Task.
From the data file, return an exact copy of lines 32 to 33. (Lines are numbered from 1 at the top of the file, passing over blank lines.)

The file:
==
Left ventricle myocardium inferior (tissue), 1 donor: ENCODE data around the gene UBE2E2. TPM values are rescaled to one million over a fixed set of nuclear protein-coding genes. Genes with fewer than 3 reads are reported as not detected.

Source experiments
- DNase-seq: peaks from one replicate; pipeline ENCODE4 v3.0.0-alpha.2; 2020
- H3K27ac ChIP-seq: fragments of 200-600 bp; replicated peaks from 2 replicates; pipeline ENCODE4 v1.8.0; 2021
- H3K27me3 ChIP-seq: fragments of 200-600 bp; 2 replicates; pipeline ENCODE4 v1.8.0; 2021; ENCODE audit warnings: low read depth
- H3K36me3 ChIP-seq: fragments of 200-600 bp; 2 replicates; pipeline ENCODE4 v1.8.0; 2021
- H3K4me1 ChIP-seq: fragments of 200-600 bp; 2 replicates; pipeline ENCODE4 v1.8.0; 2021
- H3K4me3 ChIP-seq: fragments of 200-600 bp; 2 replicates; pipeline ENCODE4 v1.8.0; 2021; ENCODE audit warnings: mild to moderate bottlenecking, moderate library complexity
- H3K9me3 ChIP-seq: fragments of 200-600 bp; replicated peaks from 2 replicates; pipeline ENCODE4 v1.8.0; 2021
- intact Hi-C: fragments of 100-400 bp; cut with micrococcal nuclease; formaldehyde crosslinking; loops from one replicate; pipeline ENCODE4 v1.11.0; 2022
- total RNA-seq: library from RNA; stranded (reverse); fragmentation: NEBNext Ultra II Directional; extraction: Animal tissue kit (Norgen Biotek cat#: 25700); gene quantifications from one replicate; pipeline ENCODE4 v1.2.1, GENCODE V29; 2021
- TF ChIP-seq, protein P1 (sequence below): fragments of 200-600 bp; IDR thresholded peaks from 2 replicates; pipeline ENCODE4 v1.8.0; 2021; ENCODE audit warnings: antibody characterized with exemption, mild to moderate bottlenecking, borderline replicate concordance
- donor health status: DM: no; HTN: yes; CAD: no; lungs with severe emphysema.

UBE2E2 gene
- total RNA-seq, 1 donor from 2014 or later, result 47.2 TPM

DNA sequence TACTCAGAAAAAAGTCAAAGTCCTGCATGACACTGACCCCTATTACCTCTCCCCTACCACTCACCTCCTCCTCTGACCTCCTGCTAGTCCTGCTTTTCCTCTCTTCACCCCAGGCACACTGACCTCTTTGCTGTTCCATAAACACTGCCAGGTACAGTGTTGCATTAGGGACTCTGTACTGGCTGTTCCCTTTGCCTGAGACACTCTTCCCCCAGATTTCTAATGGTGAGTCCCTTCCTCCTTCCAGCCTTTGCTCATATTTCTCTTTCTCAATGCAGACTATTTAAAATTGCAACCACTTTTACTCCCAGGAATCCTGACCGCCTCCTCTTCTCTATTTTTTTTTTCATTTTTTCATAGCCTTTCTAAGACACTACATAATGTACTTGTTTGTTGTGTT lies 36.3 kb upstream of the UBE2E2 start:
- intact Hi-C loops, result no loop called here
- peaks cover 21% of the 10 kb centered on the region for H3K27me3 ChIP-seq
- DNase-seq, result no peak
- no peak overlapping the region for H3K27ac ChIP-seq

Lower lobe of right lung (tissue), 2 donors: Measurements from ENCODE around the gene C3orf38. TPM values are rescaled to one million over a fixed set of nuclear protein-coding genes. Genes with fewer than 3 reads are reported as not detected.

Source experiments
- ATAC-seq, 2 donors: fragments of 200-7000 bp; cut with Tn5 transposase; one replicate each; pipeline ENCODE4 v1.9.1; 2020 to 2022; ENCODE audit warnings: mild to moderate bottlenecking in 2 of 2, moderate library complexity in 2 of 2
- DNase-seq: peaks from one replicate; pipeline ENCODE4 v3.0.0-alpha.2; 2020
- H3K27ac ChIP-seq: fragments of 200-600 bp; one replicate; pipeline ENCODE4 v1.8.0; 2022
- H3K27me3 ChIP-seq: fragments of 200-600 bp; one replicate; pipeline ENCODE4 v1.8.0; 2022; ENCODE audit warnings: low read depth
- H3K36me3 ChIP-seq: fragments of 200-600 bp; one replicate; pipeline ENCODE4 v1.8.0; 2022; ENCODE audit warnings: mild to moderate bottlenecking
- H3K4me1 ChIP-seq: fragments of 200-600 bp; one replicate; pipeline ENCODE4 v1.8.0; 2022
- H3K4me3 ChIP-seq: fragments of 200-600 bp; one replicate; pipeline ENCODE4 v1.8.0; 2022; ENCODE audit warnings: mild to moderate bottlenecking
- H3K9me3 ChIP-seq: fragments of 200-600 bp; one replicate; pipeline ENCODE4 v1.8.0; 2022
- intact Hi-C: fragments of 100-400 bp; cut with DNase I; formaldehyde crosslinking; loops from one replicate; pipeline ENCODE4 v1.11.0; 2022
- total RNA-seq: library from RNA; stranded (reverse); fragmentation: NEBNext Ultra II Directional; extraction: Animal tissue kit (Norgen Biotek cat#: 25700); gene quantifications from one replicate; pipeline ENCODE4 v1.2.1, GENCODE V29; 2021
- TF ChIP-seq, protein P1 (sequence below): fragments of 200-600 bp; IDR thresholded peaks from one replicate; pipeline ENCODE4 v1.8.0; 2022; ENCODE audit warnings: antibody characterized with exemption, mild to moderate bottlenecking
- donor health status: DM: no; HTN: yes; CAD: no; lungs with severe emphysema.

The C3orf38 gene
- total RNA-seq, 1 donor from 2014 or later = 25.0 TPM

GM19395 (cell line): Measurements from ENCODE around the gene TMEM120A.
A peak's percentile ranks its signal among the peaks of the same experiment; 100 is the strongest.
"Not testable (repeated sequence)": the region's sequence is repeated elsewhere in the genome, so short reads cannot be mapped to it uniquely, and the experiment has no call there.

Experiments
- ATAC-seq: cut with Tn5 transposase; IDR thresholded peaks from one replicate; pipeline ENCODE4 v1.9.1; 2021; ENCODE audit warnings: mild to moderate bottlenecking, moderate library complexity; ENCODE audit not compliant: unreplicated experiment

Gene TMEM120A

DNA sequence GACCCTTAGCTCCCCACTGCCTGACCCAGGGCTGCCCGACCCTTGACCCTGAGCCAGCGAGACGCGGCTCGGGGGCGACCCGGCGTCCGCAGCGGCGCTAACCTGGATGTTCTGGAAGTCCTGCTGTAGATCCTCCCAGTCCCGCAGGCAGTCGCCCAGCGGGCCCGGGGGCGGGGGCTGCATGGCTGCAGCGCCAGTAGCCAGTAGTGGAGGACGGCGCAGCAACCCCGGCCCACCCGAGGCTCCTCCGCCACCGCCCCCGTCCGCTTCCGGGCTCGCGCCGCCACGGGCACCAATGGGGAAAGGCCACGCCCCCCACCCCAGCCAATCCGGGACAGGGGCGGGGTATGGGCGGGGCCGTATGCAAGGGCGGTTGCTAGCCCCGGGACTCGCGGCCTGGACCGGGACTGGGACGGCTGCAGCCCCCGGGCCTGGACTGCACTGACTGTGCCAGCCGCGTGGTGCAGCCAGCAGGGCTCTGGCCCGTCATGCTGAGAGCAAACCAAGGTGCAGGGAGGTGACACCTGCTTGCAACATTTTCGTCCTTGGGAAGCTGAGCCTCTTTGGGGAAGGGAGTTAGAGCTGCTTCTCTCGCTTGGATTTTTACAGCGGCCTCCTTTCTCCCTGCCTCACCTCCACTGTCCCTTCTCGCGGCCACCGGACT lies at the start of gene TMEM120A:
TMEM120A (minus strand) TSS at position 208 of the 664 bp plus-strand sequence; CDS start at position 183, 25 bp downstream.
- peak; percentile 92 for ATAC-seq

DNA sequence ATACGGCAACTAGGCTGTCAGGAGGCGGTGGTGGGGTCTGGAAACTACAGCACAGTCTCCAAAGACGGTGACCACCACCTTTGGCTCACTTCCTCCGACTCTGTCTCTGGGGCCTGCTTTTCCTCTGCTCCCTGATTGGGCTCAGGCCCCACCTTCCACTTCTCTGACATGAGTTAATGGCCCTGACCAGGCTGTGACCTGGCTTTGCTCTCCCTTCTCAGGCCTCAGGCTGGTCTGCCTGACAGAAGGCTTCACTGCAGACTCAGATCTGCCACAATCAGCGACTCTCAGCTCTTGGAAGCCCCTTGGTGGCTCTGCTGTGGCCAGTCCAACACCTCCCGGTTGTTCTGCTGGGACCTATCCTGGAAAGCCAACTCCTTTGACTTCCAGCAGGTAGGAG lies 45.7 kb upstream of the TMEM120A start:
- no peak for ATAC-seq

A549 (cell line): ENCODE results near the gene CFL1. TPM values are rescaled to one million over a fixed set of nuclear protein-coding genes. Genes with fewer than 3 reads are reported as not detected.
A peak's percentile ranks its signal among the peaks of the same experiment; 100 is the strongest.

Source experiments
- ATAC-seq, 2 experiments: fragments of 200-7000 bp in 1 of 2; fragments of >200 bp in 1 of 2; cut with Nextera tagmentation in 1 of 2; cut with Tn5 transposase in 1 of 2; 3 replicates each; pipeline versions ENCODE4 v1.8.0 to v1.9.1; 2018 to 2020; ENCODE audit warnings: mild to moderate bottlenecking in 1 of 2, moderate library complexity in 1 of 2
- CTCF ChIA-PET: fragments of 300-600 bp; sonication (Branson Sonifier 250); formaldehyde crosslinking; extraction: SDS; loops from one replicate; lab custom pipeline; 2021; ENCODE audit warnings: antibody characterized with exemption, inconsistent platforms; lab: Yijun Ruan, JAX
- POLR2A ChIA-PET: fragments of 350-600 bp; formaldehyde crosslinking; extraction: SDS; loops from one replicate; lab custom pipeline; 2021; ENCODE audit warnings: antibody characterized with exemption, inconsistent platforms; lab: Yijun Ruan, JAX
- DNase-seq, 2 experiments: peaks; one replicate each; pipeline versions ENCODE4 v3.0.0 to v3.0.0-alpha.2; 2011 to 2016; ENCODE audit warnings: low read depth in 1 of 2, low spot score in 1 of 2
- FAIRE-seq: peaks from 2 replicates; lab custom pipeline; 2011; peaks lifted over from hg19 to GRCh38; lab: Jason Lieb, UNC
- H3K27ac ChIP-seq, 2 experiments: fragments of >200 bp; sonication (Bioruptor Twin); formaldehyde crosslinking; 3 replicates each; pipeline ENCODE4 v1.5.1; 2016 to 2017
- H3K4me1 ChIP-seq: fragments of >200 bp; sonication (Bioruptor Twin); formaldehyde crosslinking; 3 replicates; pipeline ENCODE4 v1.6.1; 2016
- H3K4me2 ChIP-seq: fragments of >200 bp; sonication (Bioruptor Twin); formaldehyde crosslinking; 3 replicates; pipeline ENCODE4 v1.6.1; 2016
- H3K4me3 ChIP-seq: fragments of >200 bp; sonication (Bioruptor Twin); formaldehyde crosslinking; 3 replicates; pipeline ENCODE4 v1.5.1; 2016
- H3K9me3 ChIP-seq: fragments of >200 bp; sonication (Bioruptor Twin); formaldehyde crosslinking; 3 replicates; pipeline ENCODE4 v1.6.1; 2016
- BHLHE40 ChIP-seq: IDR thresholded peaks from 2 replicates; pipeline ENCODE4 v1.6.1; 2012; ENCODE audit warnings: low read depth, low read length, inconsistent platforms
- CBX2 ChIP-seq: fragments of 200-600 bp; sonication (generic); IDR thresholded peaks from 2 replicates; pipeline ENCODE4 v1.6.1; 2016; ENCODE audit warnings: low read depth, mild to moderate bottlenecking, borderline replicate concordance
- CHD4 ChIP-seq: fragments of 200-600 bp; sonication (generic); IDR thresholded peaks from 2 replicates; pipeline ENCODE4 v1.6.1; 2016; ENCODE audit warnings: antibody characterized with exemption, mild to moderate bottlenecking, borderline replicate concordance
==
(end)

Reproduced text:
- total RNA-seq: library from RNA; stranded (reverse); fragmentation: NEBNext Ultra II Directional; extraction: Animal tissue kit (Norgen Biotek cat#: 25700); gene quantifications from one replicate; pipeline ENCODE4 v1.2.1, GENCODE V29; 2021
- TF ChIP-seq, protein P1 (sequence below): fragments of 200-600 bp; IDR thresholded peaks from one replicate; pipeline ENCODE4 v1.8.0; 2022; ENCODE audit warnings: antibody characterized with exemption, mild to moderate bottlenecking